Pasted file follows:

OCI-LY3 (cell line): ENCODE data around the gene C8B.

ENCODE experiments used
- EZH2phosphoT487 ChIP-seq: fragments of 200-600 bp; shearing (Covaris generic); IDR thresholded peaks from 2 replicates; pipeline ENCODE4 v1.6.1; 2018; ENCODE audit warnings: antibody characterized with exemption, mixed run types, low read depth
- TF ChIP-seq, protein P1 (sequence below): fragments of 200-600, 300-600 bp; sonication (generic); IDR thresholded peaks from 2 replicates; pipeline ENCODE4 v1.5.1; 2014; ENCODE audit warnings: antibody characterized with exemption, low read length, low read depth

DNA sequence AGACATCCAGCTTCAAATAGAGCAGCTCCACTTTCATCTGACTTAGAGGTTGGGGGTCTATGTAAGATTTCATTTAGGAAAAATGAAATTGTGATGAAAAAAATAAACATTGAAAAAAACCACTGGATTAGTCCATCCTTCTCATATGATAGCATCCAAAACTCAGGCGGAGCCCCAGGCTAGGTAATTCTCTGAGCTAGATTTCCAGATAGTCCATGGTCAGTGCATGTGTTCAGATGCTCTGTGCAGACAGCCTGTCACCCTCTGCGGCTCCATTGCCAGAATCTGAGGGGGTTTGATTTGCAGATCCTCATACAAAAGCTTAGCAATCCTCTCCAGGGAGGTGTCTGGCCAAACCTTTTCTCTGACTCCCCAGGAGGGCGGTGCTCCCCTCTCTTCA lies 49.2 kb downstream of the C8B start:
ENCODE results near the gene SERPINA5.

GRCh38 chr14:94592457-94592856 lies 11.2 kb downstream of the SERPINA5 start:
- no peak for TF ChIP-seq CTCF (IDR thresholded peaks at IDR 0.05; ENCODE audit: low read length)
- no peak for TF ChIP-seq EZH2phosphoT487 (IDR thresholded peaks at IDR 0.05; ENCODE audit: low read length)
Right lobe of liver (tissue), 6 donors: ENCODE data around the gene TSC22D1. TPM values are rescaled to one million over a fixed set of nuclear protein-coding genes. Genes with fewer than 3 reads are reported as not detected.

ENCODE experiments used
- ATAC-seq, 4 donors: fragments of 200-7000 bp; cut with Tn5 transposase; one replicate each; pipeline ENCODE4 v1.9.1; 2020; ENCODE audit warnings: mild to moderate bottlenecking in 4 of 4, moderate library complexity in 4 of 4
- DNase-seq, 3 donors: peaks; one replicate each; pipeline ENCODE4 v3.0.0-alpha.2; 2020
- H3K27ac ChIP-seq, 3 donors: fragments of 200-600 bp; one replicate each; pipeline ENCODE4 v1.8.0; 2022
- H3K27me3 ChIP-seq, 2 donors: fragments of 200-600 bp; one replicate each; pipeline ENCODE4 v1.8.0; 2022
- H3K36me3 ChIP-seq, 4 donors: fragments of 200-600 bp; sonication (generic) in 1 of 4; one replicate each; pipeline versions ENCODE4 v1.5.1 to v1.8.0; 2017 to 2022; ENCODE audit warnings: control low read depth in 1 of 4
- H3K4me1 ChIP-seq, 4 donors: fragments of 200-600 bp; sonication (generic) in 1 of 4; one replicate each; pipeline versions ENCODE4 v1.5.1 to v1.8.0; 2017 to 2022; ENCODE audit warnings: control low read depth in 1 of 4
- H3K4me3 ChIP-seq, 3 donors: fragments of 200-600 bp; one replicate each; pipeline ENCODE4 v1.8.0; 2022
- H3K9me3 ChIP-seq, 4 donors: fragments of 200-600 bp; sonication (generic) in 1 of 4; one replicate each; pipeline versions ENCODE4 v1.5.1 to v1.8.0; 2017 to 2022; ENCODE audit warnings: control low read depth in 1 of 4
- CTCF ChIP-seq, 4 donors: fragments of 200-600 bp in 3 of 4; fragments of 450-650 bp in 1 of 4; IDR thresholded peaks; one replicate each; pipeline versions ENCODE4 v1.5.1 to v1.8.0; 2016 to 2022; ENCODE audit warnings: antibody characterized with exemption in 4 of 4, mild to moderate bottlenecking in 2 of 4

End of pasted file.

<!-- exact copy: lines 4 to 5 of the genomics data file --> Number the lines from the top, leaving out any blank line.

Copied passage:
- TF ChIP-seq, protein P1 (sequence below): fragments of 200-600, 300-600 bp; sonication (generic); IDR thresholded peaks from 2 replicates; pipeline ENCODE4 v1.5.1; 2014; ENCODE audit warnings: antibody characterized with exemption, low read length, low read depth

DNA sequence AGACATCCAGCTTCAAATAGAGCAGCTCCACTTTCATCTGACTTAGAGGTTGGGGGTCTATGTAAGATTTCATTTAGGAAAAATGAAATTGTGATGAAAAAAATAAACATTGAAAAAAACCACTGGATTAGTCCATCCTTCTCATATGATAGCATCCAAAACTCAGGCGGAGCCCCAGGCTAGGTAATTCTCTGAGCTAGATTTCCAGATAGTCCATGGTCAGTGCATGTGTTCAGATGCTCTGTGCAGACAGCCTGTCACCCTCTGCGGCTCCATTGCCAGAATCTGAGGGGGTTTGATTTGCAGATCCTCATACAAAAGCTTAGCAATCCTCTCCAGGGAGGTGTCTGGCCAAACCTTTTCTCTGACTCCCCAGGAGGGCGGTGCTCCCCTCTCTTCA lies 49.2 kb downstream of the C8B start: